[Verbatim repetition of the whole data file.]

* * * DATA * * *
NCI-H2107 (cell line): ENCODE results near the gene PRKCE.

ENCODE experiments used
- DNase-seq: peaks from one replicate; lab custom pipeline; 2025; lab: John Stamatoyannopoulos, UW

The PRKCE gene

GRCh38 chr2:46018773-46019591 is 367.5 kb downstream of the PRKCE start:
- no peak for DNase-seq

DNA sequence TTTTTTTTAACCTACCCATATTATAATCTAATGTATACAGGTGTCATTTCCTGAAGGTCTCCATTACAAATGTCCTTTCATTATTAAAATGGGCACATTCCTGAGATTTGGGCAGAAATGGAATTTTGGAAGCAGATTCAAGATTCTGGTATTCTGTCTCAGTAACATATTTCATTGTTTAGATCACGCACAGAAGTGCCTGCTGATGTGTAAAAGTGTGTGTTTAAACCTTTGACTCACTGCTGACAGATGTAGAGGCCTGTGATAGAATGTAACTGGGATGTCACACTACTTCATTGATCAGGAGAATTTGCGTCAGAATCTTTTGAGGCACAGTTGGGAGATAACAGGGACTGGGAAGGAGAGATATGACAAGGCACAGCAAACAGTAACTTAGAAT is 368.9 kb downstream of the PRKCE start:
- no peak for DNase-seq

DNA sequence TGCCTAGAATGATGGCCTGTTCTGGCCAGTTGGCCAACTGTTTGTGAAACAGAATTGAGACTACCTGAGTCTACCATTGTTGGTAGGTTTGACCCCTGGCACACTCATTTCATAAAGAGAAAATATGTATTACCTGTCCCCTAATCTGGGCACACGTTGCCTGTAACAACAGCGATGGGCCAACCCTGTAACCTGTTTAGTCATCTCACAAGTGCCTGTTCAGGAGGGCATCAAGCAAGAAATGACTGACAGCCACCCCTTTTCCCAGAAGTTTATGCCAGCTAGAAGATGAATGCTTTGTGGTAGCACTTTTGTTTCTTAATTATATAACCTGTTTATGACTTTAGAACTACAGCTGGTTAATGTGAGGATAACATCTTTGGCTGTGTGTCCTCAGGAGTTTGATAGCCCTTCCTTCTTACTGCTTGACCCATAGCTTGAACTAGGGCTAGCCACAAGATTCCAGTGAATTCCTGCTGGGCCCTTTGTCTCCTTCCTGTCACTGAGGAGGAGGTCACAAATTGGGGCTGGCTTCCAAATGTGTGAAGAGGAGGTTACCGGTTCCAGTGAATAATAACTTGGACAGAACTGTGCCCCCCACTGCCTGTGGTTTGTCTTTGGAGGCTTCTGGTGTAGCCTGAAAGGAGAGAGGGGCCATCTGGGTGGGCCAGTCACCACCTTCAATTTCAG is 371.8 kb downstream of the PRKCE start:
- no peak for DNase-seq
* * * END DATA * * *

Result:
NCI-H2107 (cell line): ENCODE results near the gene PRKCE.

ENCODE experiments used
- DNase-seq: peaks from one replicate; lab custom pipeline; 2025; lab: John Stamatoyannopoulos, UW

The PRKCE gene

GRCh38 chr2:46018773-46019591 is 367.5 kb downstream of the PRKCE start:
- no peak for DNase-seq

DNA sequence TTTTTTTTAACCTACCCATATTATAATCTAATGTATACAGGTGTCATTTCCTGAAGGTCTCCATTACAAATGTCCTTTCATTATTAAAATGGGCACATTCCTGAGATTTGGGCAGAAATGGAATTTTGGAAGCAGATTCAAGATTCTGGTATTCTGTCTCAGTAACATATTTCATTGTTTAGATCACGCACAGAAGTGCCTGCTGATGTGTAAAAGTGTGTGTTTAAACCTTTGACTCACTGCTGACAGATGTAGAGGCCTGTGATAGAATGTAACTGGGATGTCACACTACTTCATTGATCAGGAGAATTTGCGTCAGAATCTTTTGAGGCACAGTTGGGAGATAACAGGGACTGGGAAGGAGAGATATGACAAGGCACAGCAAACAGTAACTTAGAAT is 368.9 kb downstream of the PRKCE start:
- no peak for DNase-seq

DNA sequence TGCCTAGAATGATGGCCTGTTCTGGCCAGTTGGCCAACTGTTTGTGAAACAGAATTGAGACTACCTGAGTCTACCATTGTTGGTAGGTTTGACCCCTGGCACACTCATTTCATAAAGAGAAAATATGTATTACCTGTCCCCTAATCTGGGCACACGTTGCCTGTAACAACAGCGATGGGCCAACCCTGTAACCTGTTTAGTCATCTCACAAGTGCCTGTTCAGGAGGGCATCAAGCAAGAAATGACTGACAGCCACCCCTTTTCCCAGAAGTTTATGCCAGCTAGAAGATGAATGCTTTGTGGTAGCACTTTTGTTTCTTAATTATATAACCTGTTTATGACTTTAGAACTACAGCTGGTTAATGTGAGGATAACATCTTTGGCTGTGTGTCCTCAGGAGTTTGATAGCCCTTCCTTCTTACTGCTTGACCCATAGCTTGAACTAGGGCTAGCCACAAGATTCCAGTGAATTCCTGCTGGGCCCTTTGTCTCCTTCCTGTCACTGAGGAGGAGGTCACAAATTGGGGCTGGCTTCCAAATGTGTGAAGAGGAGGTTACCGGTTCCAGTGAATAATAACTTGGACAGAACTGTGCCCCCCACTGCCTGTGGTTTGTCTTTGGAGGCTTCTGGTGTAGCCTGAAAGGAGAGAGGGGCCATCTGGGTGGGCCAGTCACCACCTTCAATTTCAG is 371.8 kb downstream of the PRKCE start:
- no peak for DNase-seq